Jenni: I would jump in on that and say it would be great to facilitate an activity like that for the future events, for example the First Year Induction to organise this in person,  so that students know from the get-go on their arrival that this is something that is being taken seriously. A lot of this work is collaborative but hopefully we are trying not to make it too extractive, we are trying to take on the burden of doing this work, but at the same time we do really welcome input suggestions - linking back to my previous point about libraries and librarians struggling to find their space within the university and academia sometimes. The work can be seen as being done and continuing without people thinking about it. So it would be really lovely and I’m sure other members of the main formalised decolonisation will be happy to help with this - but also definitely the more informal, grassroots group - decolonising through critical librarianship. 


Q: Could you tell me more about  the Decolonising Through Critical Librarianship group?


Jenni: We stay in touch and share with the core group, sharing articles and events and try to plan something for librarians at least once a term. I’m happy to chat more about our ideas and solidify them, to think about how we can engage students such as Jordan and groups like the Cambridge Centre for Teaching and Learning. It has been hard to gather together recently through strikes but our members are active, and we also have senior librarians as well, who agree that it is vital we do this work, as well as bringing in academics. We have student representatives that we engage with, for instance Black Cantabs and other decolonising movements across the University.  Librarians are keen  to learn from students and academics who are researching in the area.

It broke my heart at the Forum when a student from Criminology said that a lot of this work had been taken on by her for the department, which she shouldn’t have needed to do on her own. It is a case of shaming them into formalising it, to support students properly. Departments can’t give themselves a pat on the back that this work is being done when it is just down to a student or two. That is why it is important that libraries realised they couldn’t rely on part-time members of staff on some of the lower salary scales to conduct this work, it has to include all members, including senior management. The University struggles to work as a coherent group across the board, and there are so many little bits of important work going on that just need to be joined up and taken seriously. 


But what we really want people to know is that we would love engagement with students and for them to know we are here from the beginning, not just at crisis points when you might be stressing about a specific book. Student contributions to discussions about decolonisation or research more generally doesn't have to be just through an academic course reading list. 


Q: You touched upon student engagement. What has inspired you this time around and what might you like to see in the future in terms of student-staff collaboration? 


Jordan: I think it’s great that the Black Advisory Hub is engaging with so many different facets of the University as possible, because when I presented my book display idea to the team they suggested Jenni who I had already connected with previously. Had I not already spoken to Jenni, I think I would have been a bit more hesitant to make first initial contact where I was already super comfortable. As a student sometimes when you’re working with a staff member there can feel like a sort of dynamic where you fear you will be chastised if you’ve made a mistake due to feeling less experienced. These were not my feelings but I could imagine how a first year student on this programme speaking to a member of staff perhaps feeling a little more reluctant to reach out. It’s great that the Black Advisory Hub kinds of vets the people they work with in this way. And I think the student-staff collaboration really helped to encourage creativity within the ways that the Forum was a little bit more unique in the sense that we all composed it together. I would love to see more creativity encouraged in upcoming cycles of the APP PAR Project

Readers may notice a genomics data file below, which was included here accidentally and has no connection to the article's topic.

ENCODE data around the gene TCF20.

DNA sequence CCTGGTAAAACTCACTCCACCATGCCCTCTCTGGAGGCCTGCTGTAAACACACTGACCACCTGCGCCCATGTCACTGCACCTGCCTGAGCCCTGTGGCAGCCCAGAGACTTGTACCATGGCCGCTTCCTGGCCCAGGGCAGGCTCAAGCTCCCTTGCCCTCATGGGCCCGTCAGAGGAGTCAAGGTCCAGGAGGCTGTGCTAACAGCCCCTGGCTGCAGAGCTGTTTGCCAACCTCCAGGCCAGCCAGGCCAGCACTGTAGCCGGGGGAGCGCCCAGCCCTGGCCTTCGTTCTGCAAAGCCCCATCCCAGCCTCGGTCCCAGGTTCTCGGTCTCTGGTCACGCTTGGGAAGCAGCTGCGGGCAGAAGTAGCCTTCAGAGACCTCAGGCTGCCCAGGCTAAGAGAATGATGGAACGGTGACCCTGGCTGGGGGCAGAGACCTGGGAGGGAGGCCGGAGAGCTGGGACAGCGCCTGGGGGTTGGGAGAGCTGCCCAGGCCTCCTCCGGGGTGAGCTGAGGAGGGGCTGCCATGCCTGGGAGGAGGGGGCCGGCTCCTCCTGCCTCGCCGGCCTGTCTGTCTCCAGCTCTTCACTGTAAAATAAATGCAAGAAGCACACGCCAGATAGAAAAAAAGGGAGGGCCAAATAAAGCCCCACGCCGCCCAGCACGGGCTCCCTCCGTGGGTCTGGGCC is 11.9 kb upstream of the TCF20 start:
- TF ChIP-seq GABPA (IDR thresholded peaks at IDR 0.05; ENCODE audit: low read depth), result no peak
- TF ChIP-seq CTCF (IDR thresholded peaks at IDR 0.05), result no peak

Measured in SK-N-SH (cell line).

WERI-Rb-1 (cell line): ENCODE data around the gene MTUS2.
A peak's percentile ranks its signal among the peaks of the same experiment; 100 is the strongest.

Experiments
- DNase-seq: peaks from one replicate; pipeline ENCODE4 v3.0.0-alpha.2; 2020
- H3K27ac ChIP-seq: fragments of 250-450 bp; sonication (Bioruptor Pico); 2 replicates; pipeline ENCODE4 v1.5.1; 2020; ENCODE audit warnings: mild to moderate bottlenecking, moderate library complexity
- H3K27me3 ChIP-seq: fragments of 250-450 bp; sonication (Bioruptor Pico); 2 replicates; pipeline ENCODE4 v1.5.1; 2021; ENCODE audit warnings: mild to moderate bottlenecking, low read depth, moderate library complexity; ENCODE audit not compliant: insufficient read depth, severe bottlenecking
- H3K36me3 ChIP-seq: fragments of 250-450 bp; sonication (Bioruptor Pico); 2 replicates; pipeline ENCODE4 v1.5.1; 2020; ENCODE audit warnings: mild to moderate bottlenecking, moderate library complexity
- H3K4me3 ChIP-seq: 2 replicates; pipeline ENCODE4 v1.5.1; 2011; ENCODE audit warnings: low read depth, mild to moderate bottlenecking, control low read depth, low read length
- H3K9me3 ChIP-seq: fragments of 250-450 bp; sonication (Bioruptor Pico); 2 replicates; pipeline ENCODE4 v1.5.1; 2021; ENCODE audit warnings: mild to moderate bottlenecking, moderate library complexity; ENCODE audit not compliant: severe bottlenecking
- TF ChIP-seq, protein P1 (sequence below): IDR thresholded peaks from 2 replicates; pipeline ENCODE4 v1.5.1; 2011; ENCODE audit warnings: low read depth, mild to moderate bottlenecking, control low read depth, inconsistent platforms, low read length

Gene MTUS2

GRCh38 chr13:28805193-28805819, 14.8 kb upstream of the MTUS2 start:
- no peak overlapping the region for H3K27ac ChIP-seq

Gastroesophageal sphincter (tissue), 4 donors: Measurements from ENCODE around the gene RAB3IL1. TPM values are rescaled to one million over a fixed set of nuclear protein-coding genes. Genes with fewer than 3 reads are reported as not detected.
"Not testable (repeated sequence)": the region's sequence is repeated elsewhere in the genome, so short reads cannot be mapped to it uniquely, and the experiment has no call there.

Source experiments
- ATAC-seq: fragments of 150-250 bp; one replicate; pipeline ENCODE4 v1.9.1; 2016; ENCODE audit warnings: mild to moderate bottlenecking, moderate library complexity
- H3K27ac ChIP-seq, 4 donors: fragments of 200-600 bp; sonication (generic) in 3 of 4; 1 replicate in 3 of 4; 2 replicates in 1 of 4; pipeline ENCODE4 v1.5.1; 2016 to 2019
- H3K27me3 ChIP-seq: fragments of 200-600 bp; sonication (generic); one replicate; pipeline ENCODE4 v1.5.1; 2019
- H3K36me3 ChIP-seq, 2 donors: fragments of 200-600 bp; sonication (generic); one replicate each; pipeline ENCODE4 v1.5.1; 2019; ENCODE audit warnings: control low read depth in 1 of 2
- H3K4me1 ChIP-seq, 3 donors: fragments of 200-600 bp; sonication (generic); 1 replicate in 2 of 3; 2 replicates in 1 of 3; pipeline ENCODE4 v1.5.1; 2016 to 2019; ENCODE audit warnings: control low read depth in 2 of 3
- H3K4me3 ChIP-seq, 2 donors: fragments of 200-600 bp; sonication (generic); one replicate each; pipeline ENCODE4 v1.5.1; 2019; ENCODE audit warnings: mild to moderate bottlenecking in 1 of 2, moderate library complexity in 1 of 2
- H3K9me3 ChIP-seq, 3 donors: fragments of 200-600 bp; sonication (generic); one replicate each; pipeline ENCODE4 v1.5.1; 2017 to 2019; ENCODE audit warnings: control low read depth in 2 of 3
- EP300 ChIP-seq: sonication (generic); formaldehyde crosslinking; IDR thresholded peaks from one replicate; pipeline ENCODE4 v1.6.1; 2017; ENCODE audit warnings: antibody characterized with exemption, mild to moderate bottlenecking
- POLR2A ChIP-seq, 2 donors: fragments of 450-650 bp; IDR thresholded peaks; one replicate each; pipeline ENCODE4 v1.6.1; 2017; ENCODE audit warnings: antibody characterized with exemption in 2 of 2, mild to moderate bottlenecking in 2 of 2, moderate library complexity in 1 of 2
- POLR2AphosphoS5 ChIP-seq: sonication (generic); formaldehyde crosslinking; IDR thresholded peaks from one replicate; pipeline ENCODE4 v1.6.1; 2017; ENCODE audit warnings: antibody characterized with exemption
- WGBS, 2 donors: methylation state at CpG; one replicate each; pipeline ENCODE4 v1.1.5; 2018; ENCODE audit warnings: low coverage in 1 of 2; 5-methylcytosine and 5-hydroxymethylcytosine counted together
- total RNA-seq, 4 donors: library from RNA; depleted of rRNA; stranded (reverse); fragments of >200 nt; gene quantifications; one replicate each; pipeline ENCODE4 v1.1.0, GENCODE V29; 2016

Jenni: I think it is always such a joy to work with students. All of this work has been inspired by students in the first place, and libraries would not have done this work on their own, outside of the Sociology department, for example. And because of that student activism in the first place,  so much other work has been inspired, not just within Cambridge but also across the UK. I’m on so many national mailing lists for librarians and academics and the change is absolutely powerful, for instance in decolonising research methods, and constant conferences with ongoing talks and seminars, these ideas have arose from student movements.

About that point about students feeling nervous: we librarians learn so much from students and our whole purpose is to support the students.  I’m just really pleased to see in the last six years how work around decolonisation has rocketed through and become embedded in so much of our work. Around 2017, when decolonisation became more prominent, for example with the Fees must Fall and Rhodes must Fall movements,  it became apparent that something that could have seemed so remote, from South Africa, actually created a ripple effect.

From my librarian perspective, you might feel nervous approaching us but we are so eager to also learn and engage and make sure that we providing the resources and that we are funding the right things, and taking the correct approach to everything. We take it so seriously now and there is not a single meeting that I have that won’t touch upon decolonising efforts, whereas before it just would not have been on the agenda. Without students, the change would not have occurred, so remember not to feel any imposter syndrome… it wouldn’t have happened without the student body at all!